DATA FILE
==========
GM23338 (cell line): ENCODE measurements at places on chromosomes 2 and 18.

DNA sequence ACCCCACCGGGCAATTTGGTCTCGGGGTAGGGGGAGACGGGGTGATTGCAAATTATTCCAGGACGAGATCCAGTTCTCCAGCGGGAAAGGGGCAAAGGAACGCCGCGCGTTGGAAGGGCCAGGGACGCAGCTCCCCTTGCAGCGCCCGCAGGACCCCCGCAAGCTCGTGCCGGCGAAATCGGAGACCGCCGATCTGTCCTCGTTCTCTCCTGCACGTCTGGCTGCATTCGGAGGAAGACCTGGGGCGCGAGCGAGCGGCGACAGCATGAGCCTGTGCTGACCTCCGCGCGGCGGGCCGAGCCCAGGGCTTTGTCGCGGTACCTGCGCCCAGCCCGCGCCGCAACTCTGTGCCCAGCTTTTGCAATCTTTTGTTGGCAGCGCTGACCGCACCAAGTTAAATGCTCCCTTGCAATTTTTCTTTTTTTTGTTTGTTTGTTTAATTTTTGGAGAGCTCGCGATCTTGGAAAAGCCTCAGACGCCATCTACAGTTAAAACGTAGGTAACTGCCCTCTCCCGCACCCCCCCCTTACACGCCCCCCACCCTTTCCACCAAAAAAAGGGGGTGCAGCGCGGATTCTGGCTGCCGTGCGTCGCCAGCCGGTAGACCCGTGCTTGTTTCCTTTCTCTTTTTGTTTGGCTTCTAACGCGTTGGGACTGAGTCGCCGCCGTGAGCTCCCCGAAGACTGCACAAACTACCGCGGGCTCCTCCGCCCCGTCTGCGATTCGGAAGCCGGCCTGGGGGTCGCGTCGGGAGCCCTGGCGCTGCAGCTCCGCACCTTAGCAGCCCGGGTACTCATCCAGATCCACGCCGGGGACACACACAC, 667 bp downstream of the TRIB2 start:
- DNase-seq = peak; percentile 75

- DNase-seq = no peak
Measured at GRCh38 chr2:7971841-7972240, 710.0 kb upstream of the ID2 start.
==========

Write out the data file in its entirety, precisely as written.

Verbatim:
GM23338 (cell line): ENCODE measurements at places on chromosomes 2 and 18.

DNA sequence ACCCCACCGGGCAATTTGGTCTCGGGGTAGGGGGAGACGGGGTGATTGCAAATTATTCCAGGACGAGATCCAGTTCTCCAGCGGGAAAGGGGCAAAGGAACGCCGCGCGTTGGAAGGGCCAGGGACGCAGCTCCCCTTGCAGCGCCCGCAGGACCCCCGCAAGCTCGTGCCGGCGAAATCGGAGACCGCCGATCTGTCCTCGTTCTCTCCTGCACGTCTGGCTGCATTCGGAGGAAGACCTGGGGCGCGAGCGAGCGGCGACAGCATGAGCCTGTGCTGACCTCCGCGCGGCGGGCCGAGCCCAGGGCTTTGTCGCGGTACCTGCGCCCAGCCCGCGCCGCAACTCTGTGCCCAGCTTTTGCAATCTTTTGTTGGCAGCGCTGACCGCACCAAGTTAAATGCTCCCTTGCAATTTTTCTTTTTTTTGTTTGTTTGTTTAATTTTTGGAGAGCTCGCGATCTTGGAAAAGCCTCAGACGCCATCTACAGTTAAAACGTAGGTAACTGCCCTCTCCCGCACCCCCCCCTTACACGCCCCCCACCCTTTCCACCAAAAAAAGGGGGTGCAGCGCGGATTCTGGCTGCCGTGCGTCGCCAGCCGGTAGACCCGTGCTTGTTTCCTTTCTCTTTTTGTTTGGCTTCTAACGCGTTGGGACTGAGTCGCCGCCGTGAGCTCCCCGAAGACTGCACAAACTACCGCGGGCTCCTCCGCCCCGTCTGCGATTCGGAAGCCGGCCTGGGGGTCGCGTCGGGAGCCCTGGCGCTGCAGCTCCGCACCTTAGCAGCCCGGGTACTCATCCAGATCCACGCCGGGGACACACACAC, 667 bp downstream of the TRIB2 start:
- DNase-seq = peak; percentile 75

- DNase-seq = no peak
Measured at GRCh38 chr2:7971841-7972240, 710.0 kb upstream of the ID2 start.